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Reality TV saved Jennifer Lopez’s career: A case study

Jennifer Lopez performs  in Bronx, New York. (Dave Kotinsky/Getty Images)

If there’s a case study to be had about how being a judge on a reality show can save someone’s career, look no further than Jennifer Lopez. The singer/actress went from slowly fading from the public eye to catapulting back into pop culture-sphere three years ago — and it’s all thanks to her time on “American Idol” since 2011.

Lopez’s eighth studio album, “A.K.A.” is officially released on Tuesday and she’s in full promotional mode. While various articles point to 2011 as her “comeback” year, that’s really an understatement to how important “American Idol” was getting her career back on track — and creating the $50 million brand that she is today.

That speaks to the larger point about a career reboot thanks to reality television: Perhaps because many people think of reality shows as a desperate way to get buzz, you don’t really hear the harsh truth too often on the positive side of the spectrum: That when it works, it works brilliantly.

Take J-Lo: Back in 2010, she had mostly gone from the public spotlight. Her career was huge in the late ’90s/early 2000s, thanks to hit songs (“Waiting For Tonight,” “Jenny From the Block,” “Love Don’t Cost a Thing”) and selling millions of albums. Plus, she had a second career as a rom-com queen, including “The Wedding Planner. “Maid in Manhattan” and “Monster in Law.” Suddenly, it all stalled — her films started to tank and her songs sputtered on the charts. She left her longtime record label, Sony, and there was confusion about when (or if) her album “Love?” would be released.

Around this time, “American Idol” came calling, with a reported $12 million contract. After months of rumors, it was finally confirmed in September 2010 that J-Lo would be on a panel with Steven Tyler and Randy Jackson in the upcoming 10th season.

Though “Idol” was in a slide at the time, the show still delivered about 23 million viewers per episode — and more than 25 million were watching the night J-Lo debuted her new music video, “On the Floor” featuring Pitbull. The tune was her first in the Top 10 in about seven years; she also performed the song on an “Idol” results show in May.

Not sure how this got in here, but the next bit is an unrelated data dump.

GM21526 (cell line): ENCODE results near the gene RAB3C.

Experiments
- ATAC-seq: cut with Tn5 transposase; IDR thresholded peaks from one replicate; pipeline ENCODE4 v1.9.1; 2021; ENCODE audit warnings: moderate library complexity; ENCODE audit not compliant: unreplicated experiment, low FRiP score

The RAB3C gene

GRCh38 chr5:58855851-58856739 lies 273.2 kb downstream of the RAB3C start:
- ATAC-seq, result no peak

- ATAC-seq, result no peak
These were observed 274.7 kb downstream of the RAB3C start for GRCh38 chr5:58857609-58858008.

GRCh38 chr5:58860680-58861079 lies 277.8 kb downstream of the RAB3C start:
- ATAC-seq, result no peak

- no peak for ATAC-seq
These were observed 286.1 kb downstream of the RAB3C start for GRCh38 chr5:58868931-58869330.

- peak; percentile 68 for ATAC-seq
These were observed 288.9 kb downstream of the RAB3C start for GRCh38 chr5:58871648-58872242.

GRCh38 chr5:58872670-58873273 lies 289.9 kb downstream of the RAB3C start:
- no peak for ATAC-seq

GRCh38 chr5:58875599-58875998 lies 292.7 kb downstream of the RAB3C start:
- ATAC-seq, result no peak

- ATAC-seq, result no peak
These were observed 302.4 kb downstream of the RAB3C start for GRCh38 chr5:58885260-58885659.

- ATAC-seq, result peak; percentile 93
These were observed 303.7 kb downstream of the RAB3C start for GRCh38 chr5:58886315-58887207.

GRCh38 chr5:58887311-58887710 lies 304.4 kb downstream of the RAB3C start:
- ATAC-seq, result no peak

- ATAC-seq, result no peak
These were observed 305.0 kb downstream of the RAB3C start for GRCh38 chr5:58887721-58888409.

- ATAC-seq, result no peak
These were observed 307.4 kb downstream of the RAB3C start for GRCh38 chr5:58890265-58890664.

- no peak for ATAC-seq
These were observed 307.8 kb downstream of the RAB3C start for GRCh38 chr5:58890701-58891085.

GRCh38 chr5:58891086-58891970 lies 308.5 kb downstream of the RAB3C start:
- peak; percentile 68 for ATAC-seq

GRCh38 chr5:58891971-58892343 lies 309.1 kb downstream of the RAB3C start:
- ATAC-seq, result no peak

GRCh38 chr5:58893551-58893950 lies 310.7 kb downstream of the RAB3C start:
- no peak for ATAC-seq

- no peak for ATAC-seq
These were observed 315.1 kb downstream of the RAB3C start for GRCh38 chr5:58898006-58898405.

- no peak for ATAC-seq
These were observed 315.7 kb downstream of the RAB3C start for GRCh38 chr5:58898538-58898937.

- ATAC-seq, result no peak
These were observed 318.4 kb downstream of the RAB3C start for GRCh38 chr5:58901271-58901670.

That kind of national attention proved to be extremely valuable — the song was a smash hit and “Love?” was finally released that spring on a new label. J-Lo was officially back in the forefront of the entertainment world, particularly when she split with her longtime husband, Marc Anthony, in summer 2011. She was back on “Idol” for Season 11 in 2012, her career reignited and brand going strong.

Lopez took a break after the next season to go on tour, and she started more behind-the-scenes projects, including developing ABC Family drama “The Fosters” through her production company; she was also appointed the chief creative officer of the NUVOtv channel. But in 2014, small screen stardom beckoned again (as did, likely, her alleged $17.5 million payday) and she was back on “Idol” with Harry Connick Jr. and Keith Urban for Season 13.

Granted, “Idol” flopped this year, but there’s nothing that gets you more exposure appearing on TV multiple times a week. Lopez has been inescapable in the weeks leading up to her release of her latest album, including performing at the World Cup with the official song of the event, “We Are One.” And now, “A.K.A.” is poised as the biggest album launch this week.

Back in 2010, shortly after J-Lo signed her deal with “Idol,” The Wire ran a story titled “Did Jennifer Lopez Just Save or Ruin Her Career?” We know the answer now. And other reality show judges including Christina Aguilera, Blake Shelton and even Keith Urban can attest to this fact: As much as people like to poke fun, the reality TV route is simply the best way for musicians of any caliber to remain firmly anchored in the spotlight.

Emily Yahr covers pop culture and entertainment for the Post. Follow her on Twitter @EmilyYahr.



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